The major downside to basing affirmative action on income rather than on race is the idea that (in some people’s minds, at least) race still matters. In other words, people who are middle class but are not white can, arguably, still face discrimination based on their race. Income-based affirmative action would not alleviate this problem.
The most famous study showing this problem is a study in which identical resumes are sent out to companies. Some resumes have “white” names like Emily Walsh while other resumes have “black” names like Lakisha Washington. The resumes with the white names consistently get more calls for interviews than those with black names. This sort of evidence tends to show that income-based affirmative action would not be enough because minority groups still face discrimination based not on income but on race.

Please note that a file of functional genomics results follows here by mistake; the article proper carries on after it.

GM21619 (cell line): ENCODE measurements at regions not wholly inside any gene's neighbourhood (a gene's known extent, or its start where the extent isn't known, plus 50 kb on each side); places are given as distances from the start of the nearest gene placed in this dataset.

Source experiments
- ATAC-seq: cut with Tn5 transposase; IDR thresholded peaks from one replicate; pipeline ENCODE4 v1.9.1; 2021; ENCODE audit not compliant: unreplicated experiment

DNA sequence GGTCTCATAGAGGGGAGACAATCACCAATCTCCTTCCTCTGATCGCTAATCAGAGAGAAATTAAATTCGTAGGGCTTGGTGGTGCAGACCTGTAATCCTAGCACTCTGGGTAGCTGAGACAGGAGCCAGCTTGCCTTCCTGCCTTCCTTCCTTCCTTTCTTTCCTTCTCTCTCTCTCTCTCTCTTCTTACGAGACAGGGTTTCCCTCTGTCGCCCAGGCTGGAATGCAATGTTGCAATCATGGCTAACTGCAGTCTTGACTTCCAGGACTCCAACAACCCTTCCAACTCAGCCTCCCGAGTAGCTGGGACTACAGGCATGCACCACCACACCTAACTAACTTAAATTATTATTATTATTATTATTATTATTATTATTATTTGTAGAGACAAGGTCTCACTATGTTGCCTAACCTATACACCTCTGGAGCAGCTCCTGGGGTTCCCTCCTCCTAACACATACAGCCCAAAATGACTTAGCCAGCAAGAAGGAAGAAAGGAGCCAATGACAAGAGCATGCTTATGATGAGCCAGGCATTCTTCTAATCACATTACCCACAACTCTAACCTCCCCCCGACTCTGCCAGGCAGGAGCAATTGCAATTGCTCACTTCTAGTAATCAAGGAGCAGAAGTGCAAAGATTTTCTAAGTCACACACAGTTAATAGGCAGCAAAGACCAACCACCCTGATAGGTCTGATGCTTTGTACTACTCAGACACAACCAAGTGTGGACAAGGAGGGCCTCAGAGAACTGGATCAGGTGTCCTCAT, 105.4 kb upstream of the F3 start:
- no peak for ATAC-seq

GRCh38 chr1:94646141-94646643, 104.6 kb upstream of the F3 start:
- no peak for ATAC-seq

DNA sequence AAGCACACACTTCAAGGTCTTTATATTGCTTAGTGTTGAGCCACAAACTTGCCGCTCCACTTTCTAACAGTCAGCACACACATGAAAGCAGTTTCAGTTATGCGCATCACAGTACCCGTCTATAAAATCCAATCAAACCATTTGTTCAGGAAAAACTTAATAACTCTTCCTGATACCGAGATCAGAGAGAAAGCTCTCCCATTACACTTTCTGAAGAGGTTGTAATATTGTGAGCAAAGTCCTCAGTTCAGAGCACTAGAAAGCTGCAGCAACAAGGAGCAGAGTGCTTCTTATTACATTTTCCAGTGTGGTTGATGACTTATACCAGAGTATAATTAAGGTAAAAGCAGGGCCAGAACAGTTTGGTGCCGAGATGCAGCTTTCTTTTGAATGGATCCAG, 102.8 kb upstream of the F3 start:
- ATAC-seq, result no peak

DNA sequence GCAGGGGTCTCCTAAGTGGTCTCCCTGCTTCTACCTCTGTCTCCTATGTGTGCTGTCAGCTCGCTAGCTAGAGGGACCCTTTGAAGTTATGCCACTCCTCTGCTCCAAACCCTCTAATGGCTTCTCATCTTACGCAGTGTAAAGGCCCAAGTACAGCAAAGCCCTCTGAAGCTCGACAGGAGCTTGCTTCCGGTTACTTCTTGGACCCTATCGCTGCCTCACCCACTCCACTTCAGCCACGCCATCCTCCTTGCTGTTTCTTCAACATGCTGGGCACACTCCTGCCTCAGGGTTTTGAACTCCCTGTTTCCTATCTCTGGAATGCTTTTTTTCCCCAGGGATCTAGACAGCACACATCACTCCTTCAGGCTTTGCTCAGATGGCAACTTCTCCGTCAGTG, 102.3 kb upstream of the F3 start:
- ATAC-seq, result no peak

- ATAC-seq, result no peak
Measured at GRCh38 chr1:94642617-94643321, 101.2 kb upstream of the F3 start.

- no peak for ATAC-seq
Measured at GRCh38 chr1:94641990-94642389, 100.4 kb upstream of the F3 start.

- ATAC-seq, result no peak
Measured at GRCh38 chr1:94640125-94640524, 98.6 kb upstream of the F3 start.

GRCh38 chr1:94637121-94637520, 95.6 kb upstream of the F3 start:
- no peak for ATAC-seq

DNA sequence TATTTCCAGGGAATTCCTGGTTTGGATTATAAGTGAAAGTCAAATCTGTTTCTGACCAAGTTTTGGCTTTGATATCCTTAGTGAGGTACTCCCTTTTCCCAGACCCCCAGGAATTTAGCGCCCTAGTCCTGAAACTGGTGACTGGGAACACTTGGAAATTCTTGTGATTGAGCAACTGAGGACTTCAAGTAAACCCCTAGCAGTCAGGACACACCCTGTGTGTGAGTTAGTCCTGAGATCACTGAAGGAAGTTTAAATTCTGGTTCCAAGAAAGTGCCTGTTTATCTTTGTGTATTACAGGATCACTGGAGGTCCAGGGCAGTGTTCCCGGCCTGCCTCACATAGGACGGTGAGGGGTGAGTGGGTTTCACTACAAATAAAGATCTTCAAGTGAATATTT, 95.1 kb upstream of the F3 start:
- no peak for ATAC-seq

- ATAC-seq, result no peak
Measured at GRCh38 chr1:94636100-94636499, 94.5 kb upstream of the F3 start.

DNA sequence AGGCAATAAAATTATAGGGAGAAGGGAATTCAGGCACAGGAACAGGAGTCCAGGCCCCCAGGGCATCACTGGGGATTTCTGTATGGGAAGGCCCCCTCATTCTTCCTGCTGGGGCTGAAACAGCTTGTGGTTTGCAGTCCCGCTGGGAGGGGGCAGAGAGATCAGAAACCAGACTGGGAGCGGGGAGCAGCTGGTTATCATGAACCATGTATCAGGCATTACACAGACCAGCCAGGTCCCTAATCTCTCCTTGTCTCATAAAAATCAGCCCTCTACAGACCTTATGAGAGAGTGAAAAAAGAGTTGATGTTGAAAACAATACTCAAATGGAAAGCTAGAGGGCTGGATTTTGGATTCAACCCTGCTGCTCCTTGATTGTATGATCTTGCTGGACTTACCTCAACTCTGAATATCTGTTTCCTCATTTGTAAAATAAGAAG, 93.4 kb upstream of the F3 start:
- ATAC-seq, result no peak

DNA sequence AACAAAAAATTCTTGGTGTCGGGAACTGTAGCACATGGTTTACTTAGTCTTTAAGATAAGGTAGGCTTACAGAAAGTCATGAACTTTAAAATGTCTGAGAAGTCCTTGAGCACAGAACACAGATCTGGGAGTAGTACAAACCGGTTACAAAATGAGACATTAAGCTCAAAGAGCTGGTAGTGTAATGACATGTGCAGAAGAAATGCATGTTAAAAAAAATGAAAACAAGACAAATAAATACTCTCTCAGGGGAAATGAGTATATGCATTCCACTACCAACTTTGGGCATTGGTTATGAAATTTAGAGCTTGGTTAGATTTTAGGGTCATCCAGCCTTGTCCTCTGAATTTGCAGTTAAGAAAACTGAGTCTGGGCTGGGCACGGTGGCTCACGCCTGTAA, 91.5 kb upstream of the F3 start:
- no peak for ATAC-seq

This is an interesting question, as affirmative action usually helps minority groups that have been discriminated against in the past through education, business, and employment.
If we changed this to target people in poverty, this makes sense. We would be helping people who need it most, as not all people of a minority group needs help.
Based on this point, making affirmative action about the helping of people in poverty might seem like a perfectly good idea. However, there is one negative point.
We might overlook to help a minority group that still needs help. Moreover, if affirmative action is about compensation (which it is, to some extent), we might fail to compensate well enough.